The light and abrupt "ding" of a pulled cord announced the nearing end of their journey. As the bus coasted to a stop the elderly gentlemen took the arms of their wives, not so much physical support as emotional comfort. It was always a very hard thing, growing up and growing old, but laying a friend to rest forever was a horrible twist indeed. At least for the left-behinds. Stephen had always believed all those old hymns he sang so often. If he had it right, the angels would be tending to him and his lovely Jane would be with him again...
As the bus doors opened he let go of his wife for a moment as she stepped down onto the curb. He was not prepared to let go of her forever. He couldn't bear the idea of letting her go and never again taking her arm or holding her hand or sharing her love. Maybe it's time to put some thought and conversation into the whole heaven thing Stephen used to go on about. Maybe it was time to take a lesson from his friend's life and death before he followed to the graveyard.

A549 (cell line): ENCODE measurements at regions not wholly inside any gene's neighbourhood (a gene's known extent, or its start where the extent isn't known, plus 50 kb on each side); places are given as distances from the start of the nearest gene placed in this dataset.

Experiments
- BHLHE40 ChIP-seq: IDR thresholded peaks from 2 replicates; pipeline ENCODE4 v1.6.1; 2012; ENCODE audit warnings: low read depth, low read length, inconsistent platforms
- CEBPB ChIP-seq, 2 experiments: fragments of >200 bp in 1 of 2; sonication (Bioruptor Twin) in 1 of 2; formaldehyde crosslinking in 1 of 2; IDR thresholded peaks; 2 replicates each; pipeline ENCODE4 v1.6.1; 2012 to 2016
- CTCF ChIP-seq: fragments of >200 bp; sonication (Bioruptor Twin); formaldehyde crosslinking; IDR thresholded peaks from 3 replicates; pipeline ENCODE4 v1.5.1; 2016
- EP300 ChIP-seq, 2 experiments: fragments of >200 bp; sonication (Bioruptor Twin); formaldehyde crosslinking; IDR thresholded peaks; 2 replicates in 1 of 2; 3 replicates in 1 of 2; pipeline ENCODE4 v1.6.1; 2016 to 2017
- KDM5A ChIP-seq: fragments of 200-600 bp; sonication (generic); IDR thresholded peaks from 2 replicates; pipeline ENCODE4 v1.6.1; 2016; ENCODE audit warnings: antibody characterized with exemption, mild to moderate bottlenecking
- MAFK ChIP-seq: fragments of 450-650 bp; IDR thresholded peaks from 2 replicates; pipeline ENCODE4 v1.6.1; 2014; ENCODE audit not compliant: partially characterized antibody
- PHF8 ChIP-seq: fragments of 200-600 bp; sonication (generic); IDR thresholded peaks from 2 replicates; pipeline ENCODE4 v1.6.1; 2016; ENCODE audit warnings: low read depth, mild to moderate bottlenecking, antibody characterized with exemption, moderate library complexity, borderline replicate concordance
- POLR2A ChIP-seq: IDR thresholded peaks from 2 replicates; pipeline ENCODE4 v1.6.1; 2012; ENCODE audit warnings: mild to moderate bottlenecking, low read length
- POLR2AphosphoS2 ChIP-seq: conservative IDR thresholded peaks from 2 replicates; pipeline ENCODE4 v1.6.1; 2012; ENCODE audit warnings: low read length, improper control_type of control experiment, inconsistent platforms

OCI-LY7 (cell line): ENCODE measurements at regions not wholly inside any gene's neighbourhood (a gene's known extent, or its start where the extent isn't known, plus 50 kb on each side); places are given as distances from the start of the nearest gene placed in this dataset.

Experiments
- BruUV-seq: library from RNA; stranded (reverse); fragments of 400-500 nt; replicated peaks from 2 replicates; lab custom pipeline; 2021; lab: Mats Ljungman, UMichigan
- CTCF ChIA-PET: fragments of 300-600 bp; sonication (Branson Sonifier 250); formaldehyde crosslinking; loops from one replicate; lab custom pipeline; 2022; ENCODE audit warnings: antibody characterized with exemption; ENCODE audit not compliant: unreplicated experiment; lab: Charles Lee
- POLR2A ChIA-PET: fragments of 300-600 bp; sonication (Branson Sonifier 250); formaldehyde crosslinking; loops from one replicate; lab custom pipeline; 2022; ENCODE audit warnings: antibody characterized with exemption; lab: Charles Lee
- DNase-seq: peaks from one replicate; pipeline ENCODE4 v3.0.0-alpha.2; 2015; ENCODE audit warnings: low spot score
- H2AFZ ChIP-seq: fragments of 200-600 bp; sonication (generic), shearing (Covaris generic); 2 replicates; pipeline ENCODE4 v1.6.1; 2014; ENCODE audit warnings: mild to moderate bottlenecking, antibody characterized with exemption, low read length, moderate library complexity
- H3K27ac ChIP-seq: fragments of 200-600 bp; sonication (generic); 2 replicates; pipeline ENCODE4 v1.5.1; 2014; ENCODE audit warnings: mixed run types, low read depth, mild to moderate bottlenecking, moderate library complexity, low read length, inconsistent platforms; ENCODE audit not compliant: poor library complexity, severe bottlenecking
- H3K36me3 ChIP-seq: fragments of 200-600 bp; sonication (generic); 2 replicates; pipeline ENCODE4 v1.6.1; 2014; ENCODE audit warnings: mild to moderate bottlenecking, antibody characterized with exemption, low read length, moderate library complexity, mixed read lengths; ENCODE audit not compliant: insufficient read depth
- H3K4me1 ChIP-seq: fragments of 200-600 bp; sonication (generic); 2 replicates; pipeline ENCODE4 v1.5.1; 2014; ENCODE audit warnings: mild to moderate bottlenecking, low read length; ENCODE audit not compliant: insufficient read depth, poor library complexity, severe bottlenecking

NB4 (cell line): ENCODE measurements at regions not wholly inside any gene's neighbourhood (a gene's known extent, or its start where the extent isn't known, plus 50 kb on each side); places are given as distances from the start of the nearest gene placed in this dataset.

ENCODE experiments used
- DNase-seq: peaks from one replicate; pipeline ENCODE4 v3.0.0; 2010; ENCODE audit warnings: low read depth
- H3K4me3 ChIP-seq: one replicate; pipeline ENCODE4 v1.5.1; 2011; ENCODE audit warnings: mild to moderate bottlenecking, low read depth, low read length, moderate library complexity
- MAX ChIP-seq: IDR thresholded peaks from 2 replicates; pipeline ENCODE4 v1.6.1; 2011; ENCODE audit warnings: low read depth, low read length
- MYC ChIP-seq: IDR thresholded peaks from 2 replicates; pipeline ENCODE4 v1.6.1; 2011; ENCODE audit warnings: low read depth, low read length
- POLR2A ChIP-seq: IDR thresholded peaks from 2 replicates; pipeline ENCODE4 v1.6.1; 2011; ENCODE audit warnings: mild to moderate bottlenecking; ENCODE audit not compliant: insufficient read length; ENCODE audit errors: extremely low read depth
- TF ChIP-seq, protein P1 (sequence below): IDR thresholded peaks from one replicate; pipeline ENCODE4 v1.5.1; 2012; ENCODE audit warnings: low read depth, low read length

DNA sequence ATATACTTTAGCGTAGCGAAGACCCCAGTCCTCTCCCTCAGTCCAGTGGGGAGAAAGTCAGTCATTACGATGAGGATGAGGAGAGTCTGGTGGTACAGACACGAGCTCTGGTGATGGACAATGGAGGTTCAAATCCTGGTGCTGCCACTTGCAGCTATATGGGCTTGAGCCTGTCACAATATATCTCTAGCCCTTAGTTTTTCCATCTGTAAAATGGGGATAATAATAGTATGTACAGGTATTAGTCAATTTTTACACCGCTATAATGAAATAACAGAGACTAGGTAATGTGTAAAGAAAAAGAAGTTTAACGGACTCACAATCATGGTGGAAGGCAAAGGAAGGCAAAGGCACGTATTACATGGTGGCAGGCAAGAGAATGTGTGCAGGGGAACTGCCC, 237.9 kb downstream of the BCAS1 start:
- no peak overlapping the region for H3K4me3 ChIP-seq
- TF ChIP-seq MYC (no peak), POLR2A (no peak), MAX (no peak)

He stood staring at the open door of the church from the open door of the bus, and still holding the yellow rail. He looked down at his wife and, taking her hand again, he vowed once more to lead her, off this bus, through this world, into this church. Perhaps not for the last time.
The old man's eyes seemed to glisten with both joy and remorse that he couldn't find the balance between. A tear rolled down his cheek, over the weathered mountains and valleys of his face that had seen so much, laughed with such bravery, cried in vulnerability and now smiled once more upon the love returned in the eyes of his wife. It was a tear that she didn't understand, but would be explained before too long.
Almost sixty years with this woman.
And there was still so much to talk about.